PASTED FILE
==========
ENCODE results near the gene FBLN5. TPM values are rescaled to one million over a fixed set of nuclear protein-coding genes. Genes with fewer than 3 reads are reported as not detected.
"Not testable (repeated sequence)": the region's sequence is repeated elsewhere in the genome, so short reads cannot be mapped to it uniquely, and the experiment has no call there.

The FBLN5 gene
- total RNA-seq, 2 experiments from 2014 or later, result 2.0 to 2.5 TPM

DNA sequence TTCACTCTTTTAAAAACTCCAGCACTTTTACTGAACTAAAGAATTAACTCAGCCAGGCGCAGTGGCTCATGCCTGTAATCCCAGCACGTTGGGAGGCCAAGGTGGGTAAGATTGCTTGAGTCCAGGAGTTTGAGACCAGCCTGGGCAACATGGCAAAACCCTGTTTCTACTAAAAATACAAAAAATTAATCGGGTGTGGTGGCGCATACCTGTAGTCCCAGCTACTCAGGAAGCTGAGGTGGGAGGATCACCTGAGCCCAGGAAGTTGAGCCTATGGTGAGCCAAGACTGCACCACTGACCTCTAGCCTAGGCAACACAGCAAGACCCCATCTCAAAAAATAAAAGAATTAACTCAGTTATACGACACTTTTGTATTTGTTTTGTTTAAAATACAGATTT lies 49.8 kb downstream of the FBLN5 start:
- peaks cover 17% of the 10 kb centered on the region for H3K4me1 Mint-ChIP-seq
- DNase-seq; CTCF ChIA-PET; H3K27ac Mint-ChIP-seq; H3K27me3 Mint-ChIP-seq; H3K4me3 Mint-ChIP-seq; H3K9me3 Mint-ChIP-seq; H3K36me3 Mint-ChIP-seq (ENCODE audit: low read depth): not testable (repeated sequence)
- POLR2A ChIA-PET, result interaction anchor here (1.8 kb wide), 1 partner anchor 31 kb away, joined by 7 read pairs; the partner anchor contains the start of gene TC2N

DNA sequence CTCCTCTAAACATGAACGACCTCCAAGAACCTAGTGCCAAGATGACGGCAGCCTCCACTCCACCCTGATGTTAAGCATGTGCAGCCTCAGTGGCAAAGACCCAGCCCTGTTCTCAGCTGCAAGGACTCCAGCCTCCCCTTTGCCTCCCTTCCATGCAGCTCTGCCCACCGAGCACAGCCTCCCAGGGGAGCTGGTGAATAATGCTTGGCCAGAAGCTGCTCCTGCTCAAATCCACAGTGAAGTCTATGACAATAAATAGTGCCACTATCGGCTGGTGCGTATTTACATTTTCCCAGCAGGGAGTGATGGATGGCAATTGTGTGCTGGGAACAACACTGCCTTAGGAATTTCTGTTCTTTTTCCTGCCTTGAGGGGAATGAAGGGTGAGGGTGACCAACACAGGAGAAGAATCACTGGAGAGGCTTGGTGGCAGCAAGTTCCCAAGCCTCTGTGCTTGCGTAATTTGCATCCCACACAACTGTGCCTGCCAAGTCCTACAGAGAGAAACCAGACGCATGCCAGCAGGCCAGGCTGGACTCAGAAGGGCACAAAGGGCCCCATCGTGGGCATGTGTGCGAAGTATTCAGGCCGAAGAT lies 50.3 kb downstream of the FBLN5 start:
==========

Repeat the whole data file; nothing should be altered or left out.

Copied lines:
ENCODE results near the gene FBLN5. TPM values are rescaled to one million over a fixed set of nuclear protein-coding genes. Genes with fewer than 3 reads are reported as not detected.
"Not testable (repeated sequence)": the region's sequence is repeated elsewhere in the genome, so short reads cannot be mapped to it uniquely, and the experiment has no call there.

The FBLN5 gene
- total RNA-seq, 2 experiments from 2014 or later, result 2.0 to 2.5 TPM

DNA sequence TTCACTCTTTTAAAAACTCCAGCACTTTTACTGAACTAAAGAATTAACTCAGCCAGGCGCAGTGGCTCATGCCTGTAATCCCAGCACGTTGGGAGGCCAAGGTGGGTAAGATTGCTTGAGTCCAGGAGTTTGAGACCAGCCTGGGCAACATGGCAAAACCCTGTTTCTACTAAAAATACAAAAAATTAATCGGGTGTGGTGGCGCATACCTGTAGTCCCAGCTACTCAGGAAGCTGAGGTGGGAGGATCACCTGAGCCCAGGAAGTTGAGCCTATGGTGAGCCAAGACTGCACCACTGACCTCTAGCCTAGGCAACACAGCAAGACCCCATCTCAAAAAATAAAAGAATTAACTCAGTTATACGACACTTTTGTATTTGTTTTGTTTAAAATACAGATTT lies 49.8 kb downstream of the FBLN5 start:
- peaks cover 17% of the 10 kb centered on the region for H3K4me1 Mint-ChIP-seq
- DNase-seq; CTCF ChIA-PET; H3K27ac Mint-ChIP-seq; H3K27me3 Mint-ChIP-seq; H3K4me3 Mint-ChIP-seq; H3K9me3 Mint-ChIP-seq; H3K36me3 Mint-ChIP-seq (ENCODE audit: low read depth): not testable (repeated sequence)
- POLR2A ChIA-PET, result interaction anchor here (1.8 kb wide), 1 partner anchor 31 kb away, joined by 7 read pairs; the partner anchor contains the start of gene TC2N

DNA sequence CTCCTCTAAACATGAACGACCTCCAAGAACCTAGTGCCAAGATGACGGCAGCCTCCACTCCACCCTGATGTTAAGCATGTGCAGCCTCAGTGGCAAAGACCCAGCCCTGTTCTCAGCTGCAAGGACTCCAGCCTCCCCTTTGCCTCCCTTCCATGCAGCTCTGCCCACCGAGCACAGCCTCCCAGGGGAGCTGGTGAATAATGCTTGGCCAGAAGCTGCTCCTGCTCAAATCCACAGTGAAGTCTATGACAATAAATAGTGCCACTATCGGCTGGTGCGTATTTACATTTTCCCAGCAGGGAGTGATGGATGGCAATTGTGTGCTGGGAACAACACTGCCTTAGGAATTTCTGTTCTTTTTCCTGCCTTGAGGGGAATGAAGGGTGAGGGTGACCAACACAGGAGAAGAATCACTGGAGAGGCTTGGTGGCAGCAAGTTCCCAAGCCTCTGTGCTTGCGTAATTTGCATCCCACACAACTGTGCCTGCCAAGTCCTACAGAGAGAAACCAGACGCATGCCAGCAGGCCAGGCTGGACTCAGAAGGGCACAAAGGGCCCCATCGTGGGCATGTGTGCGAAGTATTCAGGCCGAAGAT lies 50.3 kb downstream of the FBLN5 start: